The road which has led to the coup d’etat against Morsi is not solely the result of the nihilist anti-authoritarianism of the Tahrir movement; it is also the result of the inability of the political opposition to propose a credible political leadership for an impatient youth. With its internecine fighting, disagreements and irresoluteness, the opposition as organised in the National Salvation Front has squandered the opportunities it was presented with as a result of the bumpy ride experienced by the Muslim Brotherhood in power. Moreover, it earned itself a negative reputation among young activists, where it was perceived as old, bureaucratic and politically ambiguous.
The NSF alliance, formed in November 2012 in response to Morsi’s constitutional declaration, and made up of fourteen opposition parties, is far too broad in scope to constitute a credible alternative for government. It includes “revolutionary” parties such as al-Dostour (The Constitution), which was for med by Nobel peace prize winner Mohammed el-Baradei (who despite his reputation as honest and well-minded has repeatedly proven politically inept), and the Socialist Tayar-el-Shaabi (Popular Current), headed by the charismatic Nasserist politician and former presidential candidate Hamdeen Sabbahi, nicknamed the “Egyptian Lula”. But it also encompasses a number of forces that are disliked by revolutionary youth. These include al-Muatmar al-Masri (Egyptian Conference), a centrist party founded by Mubarak’s former minister of interior Amr Moussa, seen by many activists as a felool (a left-over of the old regime), and largely discredited traditional parties such as the social-democratic Tagammu, and the liberal party al- Wafd (which came close to pursuing an alliance with the Brotherhood’s Freedom and Justice Party in the 2011 parliamentary elections).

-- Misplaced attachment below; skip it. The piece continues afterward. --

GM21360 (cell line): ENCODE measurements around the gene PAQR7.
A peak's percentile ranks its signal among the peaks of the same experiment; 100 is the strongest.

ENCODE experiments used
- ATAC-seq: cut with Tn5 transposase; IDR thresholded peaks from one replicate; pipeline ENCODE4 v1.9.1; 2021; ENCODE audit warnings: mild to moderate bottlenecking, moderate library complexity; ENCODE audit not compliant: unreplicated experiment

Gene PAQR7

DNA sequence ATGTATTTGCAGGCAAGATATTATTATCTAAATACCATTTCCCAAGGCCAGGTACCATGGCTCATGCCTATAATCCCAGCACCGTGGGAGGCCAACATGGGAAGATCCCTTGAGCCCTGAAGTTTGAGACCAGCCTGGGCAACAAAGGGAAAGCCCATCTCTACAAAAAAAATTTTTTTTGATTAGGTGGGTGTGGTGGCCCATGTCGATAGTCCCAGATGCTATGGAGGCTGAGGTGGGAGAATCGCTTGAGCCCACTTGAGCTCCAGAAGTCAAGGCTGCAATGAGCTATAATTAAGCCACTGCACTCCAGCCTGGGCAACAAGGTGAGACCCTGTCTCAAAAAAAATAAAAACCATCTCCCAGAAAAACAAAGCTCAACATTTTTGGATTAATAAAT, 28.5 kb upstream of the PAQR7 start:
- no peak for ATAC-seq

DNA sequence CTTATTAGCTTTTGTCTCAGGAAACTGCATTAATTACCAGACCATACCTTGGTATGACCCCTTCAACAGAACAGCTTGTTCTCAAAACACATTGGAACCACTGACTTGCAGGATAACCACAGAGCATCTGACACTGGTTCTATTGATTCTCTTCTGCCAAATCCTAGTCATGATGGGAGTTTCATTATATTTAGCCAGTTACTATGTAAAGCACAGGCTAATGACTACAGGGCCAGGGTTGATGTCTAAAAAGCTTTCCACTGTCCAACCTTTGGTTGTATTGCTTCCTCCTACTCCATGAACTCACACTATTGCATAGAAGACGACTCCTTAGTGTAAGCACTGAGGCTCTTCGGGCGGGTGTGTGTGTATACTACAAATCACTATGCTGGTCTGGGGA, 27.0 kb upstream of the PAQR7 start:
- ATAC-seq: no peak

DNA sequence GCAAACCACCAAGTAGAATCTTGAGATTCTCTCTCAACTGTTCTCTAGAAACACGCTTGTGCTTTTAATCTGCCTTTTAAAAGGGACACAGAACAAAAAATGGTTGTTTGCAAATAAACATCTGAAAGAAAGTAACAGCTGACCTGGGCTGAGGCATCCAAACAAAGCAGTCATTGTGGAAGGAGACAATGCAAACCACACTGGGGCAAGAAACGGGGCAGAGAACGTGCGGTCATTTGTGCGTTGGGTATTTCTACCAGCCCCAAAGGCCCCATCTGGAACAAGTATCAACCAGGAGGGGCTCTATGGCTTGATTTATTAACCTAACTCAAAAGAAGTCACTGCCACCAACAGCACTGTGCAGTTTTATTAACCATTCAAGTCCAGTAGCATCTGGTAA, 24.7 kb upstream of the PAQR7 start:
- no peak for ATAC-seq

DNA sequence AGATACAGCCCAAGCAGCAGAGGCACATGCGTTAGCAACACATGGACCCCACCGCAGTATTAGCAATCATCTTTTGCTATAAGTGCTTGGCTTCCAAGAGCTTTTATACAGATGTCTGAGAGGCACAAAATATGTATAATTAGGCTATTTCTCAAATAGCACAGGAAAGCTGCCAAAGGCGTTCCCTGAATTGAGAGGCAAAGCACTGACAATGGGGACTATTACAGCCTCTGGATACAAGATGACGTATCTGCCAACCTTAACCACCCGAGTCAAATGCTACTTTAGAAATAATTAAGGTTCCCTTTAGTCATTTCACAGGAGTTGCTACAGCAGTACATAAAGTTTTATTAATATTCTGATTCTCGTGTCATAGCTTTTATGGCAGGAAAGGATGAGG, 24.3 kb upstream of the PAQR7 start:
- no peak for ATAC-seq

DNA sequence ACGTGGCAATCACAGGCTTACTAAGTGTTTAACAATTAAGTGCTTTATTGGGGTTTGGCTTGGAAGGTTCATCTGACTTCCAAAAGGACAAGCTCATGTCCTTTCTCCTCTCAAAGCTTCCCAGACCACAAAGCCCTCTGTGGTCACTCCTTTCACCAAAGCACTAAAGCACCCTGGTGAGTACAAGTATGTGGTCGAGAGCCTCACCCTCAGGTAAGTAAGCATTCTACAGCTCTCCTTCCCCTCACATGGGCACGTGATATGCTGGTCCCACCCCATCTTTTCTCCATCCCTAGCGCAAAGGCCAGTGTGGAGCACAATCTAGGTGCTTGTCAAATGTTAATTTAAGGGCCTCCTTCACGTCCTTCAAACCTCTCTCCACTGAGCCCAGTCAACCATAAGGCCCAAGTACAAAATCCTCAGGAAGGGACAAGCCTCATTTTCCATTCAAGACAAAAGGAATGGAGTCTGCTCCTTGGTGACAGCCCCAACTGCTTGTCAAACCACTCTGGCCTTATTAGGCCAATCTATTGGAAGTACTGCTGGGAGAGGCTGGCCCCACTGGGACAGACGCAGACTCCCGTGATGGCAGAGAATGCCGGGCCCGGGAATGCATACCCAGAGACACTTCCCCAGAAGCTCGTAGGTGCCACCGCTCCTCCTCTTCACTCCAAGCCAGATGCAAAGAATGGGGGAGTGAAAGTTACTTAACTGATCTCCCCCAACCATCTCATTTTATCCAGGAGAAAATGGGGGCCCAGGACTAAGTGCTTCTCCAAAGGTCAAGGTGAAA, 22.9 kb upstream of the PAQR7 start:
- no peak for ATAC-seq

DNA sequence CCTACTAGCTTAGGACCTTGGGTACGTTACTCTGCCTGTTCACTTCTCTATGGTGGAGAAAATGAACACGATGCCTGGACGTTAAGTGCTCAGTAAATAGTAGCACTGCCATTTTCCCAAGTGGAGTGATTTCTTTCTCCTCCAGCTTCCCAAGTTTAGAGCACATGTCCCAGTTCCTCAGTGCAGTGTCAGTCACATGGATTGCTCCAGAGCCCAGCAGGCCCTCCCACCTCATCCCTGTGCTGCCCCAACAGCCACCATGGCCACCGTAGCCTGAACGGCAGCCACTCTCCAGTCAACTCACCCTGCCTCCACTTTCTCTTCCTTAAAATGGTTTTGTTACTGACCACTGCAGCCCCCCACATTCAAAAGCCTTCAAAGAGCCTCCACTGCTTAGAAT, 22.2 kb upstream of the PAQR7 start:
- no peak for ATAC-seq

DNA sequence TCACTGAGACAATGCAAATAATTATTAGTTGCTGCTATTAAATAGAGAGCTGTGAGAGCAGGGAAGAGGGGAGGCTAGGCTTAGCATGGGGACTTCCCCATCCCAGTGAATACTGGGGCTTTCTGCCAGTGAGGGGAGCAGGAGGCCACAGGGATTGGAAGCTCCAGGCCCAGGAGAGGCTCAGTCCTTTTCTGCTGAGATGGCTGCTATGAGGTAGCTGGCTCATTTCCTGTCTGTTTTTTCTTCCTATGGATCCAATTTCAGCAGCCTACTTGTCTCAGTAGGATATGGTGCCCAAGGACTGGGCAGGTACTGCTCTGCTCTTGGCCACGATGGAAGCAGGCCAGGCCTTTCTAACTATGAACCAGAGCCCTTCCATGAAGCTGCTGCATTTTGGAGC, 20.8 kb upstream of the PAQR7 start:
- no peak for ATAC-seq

The NSF was created to overcome the divisions that had damaged the secular forces in the parliamentary and presidential elections of 2011 and 2012, when the “revolutionary vote” was dispersed because of the fragmentation of the political offer. But the presence of starkly different political agendas has seriously compromised its effectiveness. Indicative were the U-turns of the NSF in regard to its participation in the parliamentary elections that were initially scheduled for April 2013 and then postponed to October. The NSF first declared its intent to boycott the elections, doubting their fairness; then in April 2013 an official statement suggested a change in policy, and an intention to contest them. But since then there had been further confusing messages, thereby adding to the image of
the Front as an ineffective “alliance of the losers”.